Along with expiration of unemployment benefits, a Centers for Disease Control and Prevention eviction moratorium is also ending on December 31. The order was meant to cover residents who lived in states that had not already instituted bans on evictions following the July expiration of eviction protections included in the CARES Act. While the broad federal order, on its face, seemingly protected residents from being evicted, data from the Eviction Lab at Princeton University shows that in 27 cities at least 162,563 evictions have been filed during the pandemic, including over 3,500 last week alone.
Speaking to NBC News, Amanda Frank, 39, from Wooster, Ohio, explained what it has been like for her family trying to survive after being evicted. After falling behind on rent after her boyfriend was laid off, Frank applied for rental assistance and was able to pay back-owed rent. However, her landlord still took her to court and the judge ruled against her in the eviction proceeding, claiming that she should have paid the rent “on time.”
The judge gave her and her family one week to vacate the house she had been renting for over a year with her boyfriend and daughter. A week later, at 3 p.m., as Frank and her family were packing up their things, representatives from Frank’s landlord, Gerald Swartzentruber, showed up and began throwing her belongings out of the house.
“They broke a lot of my things by throwing them out the door,” Frank told NBC. “That was the most devastating thing I’ve ever had to go through.” For now, Frank and her boyfriend are living in their car while her daughter has been sent away to live with Frank’s ex-husband.
As millions struggle to survive, Wall Street continues to celebrate, with all three indices closing at or near record highs on Thursday. The S&P 500 closed at 3,722, a new record, the Nasdaq composite also set a new record at 12,765, while the Dow Jones Industrial Average eclipsed its previous record high from earlier in the month, ending the trading day at 30,303.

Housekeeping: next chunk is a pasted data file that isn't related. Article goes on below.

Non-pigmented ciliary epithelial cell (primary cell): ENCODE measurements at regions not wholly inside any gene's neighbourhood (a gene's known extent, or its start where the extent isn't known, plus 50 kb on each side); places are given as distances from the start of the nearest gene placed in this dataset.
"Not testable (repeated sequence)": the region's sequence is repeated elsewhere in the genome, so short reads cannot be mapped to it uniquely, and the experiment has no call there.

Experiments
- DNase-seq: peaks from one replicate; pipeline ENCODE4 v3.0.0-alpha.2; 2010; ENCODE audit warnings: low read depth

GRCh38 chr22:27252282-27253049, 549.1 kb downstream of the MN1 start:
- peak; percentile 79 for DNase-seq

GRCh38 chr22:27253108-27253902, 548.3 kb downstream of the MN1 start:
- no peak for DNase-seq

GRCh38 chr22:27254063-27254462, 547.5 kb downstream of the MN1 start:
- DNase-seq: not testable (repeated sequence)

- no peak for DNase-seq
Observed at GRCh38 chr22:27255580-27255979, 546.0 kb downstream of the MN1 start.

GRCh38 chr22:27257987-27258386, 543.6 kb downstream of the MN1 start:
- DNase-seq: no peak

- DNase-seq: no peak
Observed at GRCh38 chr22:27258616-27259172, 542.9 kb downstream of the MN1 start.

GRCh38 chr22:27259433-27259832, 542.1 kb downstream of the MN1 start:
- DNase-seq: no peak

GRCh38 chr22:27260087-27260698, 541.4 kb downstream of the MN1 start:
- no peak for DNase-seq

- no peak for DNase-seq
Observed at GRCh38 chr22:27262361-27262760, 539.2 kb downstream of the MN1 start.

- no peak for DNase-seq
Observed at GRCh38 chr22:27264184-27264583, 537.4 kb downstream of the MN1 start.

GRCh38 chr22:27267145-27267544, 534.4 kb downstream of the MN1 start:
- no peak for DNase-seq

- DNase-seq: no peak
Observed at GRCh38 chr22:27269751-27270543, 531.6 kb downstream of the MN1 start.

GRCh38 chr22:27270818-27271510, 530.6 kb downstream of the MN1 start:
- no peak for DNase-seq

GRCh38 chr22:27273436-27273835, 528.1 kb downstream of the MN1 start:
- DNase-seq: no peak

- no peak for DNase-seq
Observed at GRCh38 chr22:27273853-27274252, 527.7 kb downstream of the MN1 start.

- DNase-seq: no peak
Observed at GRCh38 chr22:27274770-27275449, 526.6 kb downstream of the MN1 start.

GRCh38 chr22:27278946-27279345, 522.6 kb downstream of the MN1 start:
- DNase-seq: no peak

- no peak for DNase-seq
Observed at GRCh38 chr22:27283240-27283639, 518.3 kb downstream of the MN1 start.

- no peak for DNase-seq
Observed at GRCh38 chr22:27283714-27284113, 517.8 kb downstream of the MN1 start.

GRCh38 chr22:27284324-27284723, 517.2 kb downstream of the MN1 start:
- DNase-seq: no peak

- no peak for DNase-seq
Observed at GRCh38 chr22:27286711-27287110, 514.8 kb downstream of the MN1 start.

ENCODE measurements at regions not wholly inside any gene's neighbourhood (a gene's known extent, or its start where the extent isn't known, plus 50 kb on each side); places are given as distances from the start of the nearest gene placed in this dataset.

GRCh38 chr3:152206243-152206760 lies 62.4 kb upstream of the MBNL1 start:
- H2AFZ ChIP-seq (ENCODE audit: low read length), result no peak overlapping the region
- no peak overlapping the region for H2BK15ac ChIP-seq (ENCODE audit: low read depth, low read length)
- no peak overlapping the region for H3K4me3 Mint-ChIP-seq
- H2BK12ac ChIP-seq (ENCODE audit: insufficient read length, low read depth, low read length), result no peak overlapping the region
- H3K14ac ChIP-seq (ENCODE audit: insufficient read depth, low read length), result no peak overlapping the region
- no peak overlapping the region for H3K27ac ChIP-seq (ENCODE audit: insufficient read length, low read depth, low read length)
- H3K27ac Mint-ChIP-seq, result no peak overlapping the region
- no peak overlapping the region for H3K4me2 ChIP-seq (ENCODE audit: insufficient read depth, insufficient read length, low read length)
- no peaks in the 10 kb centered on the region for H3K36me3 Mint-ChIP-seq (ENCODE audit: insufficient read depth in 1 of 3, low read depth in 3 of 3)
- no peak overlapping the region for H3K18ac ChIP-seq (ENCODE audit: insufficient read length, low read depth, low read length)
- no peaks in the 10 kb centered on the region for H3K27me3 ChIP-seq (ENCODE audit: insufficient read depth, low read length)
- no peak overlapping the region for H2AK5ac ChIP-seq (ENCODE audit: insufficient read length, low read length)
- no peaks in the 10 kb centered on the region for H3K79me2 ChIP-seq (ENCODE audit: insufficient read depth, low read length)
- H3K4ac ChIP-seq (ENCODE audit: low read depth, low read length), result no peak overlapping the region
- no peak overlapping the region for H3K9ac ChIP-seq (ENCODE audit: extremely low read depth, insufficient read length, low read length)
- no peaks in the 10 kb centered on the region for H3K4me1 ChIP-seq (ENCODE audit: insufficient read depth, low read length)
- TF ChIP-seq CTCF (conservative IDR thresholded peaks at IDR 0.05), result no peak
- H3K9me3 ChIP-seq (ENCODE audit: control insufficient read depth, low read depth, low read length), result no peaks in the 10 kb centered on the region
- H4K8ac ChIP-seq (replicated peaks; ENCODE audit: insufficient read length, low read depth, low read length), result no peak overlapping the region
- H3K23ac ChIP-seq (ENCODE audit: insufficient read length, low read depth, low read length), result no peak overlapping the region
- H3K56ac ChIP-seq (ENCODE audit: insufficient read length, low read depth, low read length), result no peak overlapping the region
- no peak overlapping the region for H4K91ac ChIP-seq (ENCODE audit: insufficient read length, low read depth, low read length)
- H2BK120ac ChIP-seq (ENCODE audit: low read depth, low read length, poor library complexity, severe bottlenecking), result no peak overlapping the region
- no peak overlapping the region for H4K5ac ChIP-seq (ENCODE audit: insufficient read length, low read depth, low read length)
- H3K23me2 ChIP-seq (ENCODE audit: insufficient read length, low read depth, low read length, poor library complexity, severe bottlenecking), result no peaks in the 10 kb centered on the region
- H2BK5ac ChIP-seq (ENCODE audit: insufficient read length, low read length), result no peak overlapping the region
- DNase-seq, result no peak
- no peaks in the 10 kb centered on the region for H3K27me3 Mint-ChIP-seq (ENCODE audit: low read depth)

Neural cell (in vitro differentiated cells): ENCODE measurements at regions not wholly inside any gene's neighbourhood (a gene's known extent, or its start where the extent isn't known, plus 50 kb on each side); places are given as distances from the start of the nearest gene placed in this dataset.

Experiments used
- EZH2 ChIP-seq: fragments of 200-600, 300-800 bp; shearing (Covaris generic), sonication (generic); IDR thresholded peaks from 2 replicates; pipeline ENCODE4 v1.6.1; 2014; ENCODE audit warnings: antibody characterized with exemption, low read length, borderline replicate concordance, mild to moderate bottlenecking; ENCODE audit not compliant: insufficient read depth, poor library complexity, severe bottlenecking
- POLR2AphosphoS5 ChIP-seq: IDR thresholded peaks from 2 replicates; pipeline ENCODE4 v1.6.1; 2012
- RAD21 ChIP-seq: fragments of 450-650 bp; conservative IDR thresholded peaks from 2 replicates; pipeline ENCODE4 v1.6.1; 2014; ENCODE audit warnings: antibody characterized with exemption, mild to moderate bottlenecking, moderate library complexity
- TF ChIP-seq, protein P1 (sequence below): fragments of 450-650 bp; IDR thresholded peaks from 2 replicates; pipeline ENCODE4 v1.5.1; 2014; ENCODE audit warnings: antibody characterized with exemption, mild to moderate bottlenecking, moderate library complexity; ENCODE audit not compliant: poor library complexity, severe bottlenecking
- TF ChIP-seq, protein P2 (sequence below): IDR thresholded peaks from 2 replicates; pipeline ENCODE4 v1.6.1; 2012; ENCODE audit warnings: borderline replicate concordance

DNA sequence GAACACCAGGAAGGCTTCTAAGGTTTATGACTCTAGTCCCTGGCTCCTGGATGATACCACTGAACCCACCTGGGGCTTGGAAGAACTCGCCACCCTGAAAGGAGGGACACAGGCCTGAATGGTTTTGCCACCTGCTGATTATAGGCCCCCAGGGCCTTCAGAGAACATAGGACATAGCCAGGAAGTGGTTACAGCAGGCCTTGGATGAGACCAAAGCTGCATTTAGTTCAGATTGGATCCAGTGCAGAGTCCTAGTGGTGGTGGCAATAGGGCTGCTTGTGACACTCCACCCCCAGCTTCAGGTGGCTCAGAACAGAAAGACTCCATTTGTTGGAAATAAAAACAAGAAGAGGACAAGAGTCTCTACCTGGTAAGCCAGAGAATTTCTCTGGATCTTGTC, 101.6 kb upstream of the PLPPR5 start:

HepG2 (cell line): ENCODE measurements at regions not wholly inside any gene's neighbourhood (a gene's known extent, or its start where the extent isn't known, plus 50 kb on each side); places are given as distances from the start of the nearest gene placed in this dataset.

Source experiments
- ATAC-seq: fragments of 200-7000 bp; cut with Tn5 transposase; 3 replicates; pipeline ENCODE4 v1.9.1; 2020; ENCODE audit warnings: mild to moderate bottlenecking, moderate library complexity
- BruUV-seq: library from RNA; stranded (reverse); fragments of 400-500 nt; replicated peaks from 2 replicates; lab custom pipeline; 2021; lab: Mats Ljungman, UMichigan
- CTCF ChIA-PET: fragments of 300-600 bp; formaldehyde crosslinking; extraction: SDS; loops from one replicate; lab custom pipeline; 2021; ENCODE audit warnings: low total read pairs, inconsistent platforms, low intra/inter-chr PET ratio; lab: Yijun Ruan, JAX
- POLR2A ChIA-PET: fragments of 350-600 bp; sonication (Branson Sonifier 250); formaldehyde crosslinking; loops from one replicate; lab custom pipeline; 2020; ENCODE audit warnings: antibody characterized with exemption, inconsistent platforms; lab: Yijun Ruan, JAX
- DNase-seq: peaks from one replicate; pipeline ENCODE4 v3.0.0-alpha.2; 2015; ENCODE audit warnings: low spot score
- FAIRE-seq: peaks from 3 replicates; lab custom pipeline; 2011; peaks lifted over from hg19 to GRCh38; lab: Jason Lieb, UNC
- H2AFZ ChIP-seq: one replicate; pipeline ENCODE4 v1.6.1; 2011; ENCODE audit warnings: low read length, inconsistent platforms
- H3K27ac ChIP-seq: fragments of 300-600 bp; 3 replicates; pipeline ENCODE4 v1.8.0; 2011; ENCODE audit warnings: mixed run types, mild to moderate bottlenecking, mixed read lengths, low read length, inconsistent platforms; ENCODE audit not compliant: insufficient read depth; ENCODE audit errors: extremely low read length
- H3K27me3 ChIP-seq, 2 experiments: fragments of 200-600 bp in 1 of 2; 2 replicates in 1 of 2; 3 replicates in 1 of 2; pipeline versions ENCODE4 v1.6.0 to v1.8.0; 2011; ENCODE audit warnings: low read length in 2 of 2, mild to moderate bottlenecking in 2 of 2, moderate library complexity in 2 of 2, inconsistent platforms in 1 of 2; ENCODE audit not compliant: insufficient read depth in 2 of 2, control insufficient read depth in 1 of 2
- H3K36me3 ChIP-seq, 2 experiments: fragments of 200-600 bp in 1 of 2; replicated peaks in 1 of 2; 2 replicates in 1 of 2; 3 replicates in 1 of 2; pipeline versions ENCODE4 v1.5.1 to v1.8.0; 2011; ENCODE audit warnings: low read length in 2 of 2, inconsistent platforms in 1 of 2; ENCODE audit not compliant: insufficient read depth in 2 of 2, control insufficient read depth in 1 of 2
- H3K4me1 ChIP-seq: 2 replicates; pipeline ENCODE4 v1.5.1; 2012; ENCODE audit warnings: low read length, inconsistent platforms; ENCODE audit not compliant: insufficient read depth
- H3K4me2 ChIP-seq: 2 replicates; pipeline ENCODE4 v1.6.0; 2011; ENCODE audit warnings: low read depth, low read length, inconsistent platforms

Despite ongoing job losses, evictions and expiration of unemployment benefits, driving some eight million people into poverty, representatives from the two big business parties have yet to reach an agreement on a supposed “relief” bill, despite months of alleged negotiations. The latest iterations of the $900 billion bill have reportedly nixed state, local and tribal aid, along with a corporate liability shield, while reducing federal unemployment benefits to $300 a week for only 10 weeks, as opposed to the 16 that was touted a week ago.
The reduction of six weeks of unemployment payments would mean, according to researchers with the Economic Policy Institute, that some 11.2 million people would reach a “benefits cliff” at the end of February, as they would be unable to apply for state benefits while having exhausted their federal unemployment relief.
The package is said to include paltry stimulus checks that have also been halved, from the $1,200 included in the CARES Act to an insulting $600, not enough to pay the average median monthly rent on a two-bedroom apartment anywhere in the country. The legislation would not retroactively cover unemployment payments for those that have been without work since the end of July, and there are rumors that those who have collected federal benefits would be ineligible to receive the miserly check.
However, the bill does contain an estimated $120 billion windfall for the top one percent, according to an analysis by Adam Looney, a senior fellow with the Brookings Institution. Within the bill there is a provision that allows businesses to deduct expenses that were paid for through the government-created Paycheck Protection Program (PPP), which lawmakers on both sides of the aisle agree deserves robust funding, with an estimated $268 billion earmarked for the program in the bill.
The “double dip” would allow businesses that applied for a PPP loan to claim the expenses the loan covered as their own and deduct them against their taxes. Through August, businesses have received $525 billion through the program, with over 25 percent of those funds going to just 1 percent of recipients. Looney notes that if the total funding through the PPP program with the latest infusion of funds totals $700 billion, “and the average tax rate of business owners is 29 percent, that is a tax windfall of $203 billion. Even if only 60 percent of this goes to the top 1 percent, that’s a $120 billion windfall for well-off business owners.”
Comparatively, the latest bill only contains $25 billion for rental assistance, $51 billion for health care, and $82 billion for education.